They don't have it all wrong. If you can't take criticism of your script, you don't belong in the film business. If you can't share editing, sound, or whatever it is you do, you don't belong in the film business.
The film business is about involving as much talent in your production as you can afford, not about founding a little club that just happens to make 'movies'. Come on, Australia; get with the program.
Good luck next time.
Firstly, Julian Assange is not the 'second coming' -- not even in his
own circles. His 'hacker' background is by no means unique, and was
almost a common experience amongst 'geeks' who grew up during the late
80's and early 90's. Being investigated for, or even charged with,
hacking / phreaking / fraud offences was as common amongst his peers as
trailer trash being arrested for shoplifting, or simple assault. (Heck,
if you were trailer trash with a modem you might have been charged with
all of them!)
The information required to exploit various devices, systems and networks was freely available, if you knew where to look (or what number to dial), and the mechanics of doing so were often trivial (Captain Crunch whistle, anyone?) Anyhow, let's just get all of that out of the way, and accept that for the purposes of this review, Assange was, prior to Wikileaks, nothing particularly extraordinary, just someone in possession of some useful but dangerous knowledge.
However, having the chutzpah to publish classified information when 'everyone knows' what would happen to you for doing so is really what differentiated Assange from the rest of the crowd -- no one can or should dispute that. It's surprising he hasn't already had an 'accident', and he should be applauded for his evident vigilance in keeping himself alive. But, there are other documentaries that do that. What this particular documentary seemingly wants to explore is not whether what Assange did was exceptional (we already agree that it was), but whether how he elected to bring his 'secrets' to the world was done in the most appropriate, compassionate way.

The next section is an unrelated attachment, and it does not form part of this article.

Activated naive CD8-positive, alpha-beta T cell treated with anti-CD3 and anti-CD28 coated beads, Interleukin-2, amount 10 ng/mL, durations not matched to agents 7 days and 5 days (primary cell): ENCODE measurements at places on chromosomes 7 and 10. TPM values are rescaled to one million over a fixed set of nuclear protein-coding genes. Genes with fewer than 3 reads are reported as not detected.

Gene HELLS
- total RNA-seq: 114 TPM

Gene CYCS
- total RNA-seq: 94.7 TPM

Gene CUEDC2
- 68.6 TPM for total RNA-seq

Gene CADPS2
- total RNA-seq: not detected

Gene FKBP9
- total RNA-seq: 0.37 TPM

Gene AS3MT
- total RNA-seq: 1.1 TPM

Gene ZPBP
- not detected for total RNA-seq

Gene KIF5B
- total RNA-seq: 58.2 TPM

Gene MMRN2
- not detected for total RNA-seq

'We Steak Secrets' recognises that, to some, this is important -- even if many of Assange's supporters think that it isn't.
Bradley Manning is a tragic individual. Those who find themselves questioning their gender identity (often before pursuing gender reassignment) do not typically make the best choices. (This is why to proceed on such a path one usually needs to see a psychiatrist.) It is an incredibly confusing, frightening and yet euphoric time and I don't generally advise people in such circumstances to make any decisions that could change their lives in any real degree while they mull over their future, since they're not likely to be their best choices in retrospect.
Being transgendered may not itself be a 'mental illness', but the anxiety, depression and mania associated with coming to terms with being so certainly is, and one can't be considered of 'sound mind' in such a state -- this is an important point to make, and one the documentary attempts to impart through Manning's IRC chats with the sad little man who would eventually turn him in.
Obviously, deciding to copy a large amount of classified data and deliver it to Wikileaks would qualify as a 'poor decision', especially when you're in the US military, and have practically zero likelihood of defending your actions to your superiors. This is what the documentary suggests, and to do so is not slander -- it merely tries to explain to the layperson why such a bright young man would choose to martyr himself in such a dramatic way when very few others (if anyone) would ever consider embarking on such an ambitious but dangerous course of action.
The documentary assumes that a completely rational individual in a similar scenario would never jeopardise his personal security in such a rash fashion irrespective of a perceived collective humanitarian benefit -- which is not an unfair assumption to make -- and asks what made Manning different; what could lead him to behave so contrary to that norm.